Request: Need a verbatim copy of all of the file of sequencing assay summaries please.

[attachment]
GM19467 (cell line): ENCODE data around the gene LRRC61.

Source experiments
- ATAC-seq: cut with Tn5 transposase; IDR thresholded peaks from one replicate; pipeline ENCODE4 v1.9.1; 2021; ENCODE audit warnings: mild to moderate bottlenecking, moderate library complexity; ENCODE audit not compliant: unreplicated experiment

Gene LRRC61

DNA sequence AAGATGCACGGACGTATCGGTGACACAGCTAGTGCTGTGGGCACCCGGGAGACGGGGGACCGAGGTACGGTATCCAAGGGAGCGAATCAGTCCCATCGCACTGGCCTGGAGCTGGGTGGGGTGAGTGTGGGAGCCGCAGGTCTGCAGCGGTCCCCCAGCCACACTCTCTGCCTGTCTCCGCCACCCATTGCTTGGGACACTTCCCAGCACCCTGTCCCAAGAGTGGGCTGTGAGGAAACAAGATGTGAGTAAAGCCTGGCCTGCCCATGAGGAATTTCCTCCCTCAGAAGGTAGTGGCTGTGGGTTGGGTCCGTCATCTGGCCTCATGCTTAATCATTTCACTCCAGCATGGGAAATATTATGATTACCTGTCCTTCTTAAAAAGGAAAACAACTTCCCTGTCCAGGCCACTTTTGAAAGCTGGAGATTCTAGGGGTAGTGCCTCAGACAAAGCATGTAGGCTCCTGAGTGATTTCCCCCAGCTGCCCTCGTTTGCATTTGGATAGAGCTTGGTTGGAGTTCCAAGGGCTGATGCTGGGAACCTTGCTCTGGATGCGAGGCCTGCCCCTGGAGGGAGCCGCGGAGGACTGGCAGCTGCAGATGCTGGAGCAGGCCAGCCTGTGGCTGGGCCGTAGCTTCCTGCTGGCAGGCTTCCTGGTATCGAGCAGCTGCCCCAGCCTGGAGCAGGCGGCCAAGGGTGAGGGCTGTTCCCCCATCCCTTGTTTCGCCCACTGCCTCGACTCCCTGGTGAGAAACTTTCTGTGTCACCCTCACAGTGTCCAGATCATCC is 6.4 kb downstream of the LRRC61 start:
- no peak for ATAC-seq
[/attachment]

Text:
GM19467 (cell line): ENCODE data around the gene LRRC61.

Source experiments
- ATAC-seq: cut with Tn5 transposase; IDR thresholded peaks from one replicate; pipeline ENCODE4 v1.9.1; 2021; ENCODE audit warnings: mild to moderate bottlenecking, moderate library complexity; ENCODE audit not compliant: unreplicated experiment

Gene LRRC61

DNA sequence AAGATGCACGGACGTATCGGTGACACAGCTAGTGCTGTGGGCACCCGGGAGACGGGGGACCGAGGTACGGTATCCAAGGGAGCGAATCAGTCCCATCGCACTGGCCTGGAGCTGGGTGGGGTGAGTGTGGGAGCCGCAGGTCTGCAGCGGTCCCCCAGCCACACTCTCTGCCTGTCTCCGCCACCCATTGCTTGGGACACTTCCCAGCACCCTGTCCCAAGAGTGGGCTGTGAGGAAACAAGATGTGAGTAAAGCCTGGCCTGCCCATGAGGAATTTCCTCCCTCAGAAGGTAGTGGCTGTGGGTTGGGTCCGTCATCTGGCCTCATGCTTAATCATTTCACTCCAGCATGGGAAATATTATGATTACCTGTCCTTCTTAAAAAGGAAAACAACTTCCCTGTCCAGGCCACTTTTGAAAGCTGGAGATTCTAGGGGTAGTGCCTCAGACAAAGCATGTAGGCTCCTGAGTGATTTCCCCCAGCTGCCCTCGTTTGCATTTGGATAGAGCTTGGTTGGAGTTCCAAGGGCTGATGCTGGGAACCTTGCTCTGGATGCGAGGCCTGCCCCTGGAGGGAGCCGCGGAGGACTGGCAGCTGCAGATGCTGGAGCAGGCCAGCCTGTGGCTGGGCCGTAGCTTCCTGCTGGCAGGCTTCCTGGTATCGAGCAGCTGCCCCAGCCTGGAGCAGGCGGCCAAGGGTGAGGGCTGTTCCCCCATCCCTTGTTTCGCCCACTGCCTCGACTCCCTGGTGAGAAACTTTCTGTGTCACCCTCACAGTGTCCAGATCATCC is 6.4 kb downstream of the LRRC61 start:
- no peak for ATAC-seq